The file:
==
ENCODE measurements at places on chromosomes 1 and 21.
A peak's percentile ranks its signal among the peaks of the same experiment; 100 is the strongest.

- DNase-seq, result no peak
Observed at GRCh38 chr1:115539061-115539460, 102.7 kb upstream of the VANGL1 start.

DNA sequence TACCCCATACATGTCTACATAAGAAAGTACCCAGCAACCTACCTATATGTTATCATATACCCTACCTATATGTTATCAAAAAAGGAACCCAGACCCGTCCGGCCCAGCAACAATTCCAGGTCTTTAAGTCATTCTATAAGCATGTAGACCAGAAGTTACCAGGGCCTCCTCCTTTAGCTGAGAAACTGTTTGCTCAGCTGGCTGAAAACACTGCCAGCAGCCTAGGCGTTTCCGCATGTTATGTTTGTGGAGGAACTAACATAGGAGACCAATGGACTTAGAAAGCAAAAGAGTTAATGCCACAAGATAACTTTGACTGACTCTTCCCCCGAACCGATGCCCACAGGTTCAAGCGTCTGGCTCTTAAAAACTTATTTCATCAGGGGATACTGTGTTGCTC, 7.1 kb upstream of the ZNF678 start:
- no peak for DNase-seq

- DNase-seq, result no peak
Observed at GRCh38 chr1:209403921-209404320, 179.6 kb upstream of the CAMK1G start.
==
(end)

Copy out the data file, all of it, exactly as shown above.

ENCODE measurements at places on chromosomes 1 and 21.
A peak's percentile ranks its signal among the peaks of the same experiment; 100 is the strongest.

- DNase-seq, result no peak
Observed at GRCh38 chr1:115539061-115539460, 102.7 kb upstream of the VANGL1 start.

DNA sequence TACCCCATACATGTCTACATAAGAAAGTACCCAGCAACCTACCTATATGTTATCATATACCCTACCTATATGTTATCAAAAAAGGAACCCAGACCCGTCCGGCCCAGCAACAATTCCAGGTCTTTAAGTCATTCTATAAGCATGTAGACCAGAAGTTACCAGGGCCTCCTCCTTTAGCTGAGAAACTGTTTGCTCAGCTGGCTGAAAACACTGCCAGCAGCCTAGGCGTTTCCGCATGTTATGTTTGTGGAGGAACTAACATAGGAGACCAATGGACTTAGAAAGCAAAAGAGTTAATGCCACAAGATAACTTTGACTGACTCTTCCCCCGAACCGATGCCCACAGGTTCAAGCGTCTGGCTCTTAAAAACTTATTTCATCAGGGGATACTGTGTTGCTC, 7.1 kb upstream of the ZNF678 start:
- no peak for DNase-seq

- DNase-seq, result no peak
Observed at GRCh38 chr1:209403921-209404320, 179.6 kb upstream of the CAMK1G start.